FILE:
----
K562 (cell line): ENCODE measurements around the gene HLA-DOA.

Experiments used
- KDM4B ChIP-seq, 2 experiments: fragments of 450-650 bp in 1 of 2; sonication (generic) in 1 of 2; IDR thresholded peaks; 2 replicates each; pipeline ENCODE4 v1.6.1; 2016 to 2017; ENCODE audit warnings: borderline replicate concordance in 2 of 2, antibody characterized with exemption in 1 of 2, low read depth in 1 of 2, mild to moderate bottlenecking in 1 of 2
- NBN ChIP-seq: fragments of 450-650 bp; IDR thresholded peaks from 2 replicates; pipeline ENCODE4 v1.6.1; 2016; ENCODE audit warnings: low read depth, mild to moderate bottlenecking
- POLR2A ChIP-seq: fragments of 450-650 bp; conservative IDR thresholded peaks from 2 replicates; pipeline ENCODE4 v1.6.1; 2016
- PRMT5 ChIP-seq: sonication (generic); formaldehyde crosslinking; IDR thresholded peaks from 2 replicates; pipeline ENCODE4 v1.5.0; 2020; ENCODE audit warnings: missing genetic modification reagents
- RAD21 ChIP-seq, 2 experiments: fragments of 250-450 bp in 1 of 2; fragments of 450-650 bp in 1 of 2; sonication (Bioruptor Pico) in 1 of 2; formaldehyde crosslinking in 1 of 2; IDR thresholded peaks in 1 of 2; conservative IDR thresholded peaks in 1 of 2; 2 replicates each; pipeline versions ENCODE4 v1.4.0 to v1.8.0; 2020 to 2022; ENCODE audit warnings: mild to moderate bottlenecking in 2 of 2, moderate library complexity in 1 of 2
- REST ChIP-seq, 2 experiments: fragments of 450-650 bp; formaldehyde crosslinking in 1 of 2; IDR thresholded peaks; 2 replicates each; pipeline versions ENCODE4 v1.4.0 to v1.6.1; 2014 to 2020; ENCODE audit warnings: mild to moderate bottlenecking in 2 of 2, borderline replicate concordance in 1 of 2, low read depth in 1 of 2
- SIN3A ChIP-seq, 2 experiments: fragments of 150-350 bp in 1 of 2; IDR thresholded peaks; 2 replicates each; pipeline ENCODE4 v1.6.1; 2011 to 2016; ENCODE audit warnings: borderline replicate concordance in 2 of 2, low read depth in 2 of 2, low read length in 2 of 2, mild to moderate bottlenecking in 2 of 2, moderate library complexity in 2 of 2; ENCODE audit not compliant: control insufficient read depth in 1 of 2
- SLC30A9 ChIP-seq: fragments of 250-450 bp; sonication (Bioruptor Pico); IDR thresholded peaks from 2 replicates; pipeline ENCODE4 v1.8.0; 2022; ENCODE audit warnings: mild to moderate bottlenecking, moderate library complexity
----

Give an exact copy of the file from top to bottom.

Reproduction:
K562 (cell line): ENCODE measurements around the gene HLA-DOA.

Experiments used
- KDM4B ChIP-seq, 2 experiments: fragments of 450-650 bp in 1 of 2; sonication (generic) in 1 of 2; IDR thresholded peaks; 2 replicates each; pipeline ENCODE4 v1.6.1; 2016 to 2017; ENCODE audit warnings: borderline replicate concordance in 2 of 2, antibody characterized with exemption in 1 of 2, low read depth in 1 of 2, mild to moderate bottlenecking in 1 of 2
- NBN ChIP-seq: fragments of 450-650 bp; IDR thresholded peaks from 2 replicates; pipeline ENCODE4 v1.6.1; 2016; ENCODE audit warnings: low read depth, mild to moderate bottlenecking
- POLR2A ChIP-seq: fragments of 450-650 bp; conservative IDR thresholded peaks from 2 replicates; pipeline ENCODE4 v1.6.1; 2016
- PRMT5 ChIP-seq: sonication (generic); formaldehyde crosslinking; IDR thresholded peaks from 2 replicates; pipeline ENCODE4 v1.5.0; 2020; ENCODE audit warnings: missing genetic modification reagents
- RAD21 ChIP-seq, 2 experiments: fragments of 250-450 bp in 1 of 2; fragments of 450-650 bp in 1 of 2; sonication (Bioruptor Pico) in 1 of 2; formaldehyde crosslinking in 1 of 2; IDR thresholded peaks in 1 of 2; conservative IDR thresholded peaks in 1 of 2; 2 replicates each; pipeline versions ENCODE4 v1.4.0 to v1.8.0; 2020 to 2022; ENCODE audit warnings: mild to moderate bottlenecking in 2 of 2, moderate library complexity in 1 of 2
- REST ChIP-seq, 2 experiments: fragments of 450-650 bp; formaldehyde crosslinking in 1 of 2; IDR thresholded peaks; 2 replicates each; pipeline versions ENCODE4 v1.4.0 to v1.6.1; 2014 to 2020; ENCODE audit warnings: mild to moderate bottlenecking in 2 of 2, borderline replicate concordance in 1 of 2, low read depth in 1 of 2
- SIN3A ChIP-seq, 2 experiments: fragments of 150-350 bp in 1 of 2; IDR thresholded peaks; 2 replicates each; pipeline ENCODE4 v1.6.1; 2011 to 2016; ENCODE audit warnings: borderline replicate concordance in 2 of 2, low read depth in 2 of 2, low read length in 2 of 2, mild to moderate bottlenecking in 2 of 2, moderate library complexity in 2 of 2; ENCODE audit not compliant: control insufficient read depth in 1 of 2
- SLC30A9 ChIP-seq: fragments of 250-450 bp; sonication (Bioruptor Pico); IDR thresholded peaks from 2 replicates; pipeline ENCODE4 v1.8.0; 2022; ENCODE audit warnings: mild to moderate bottlenecking, moderate library complexity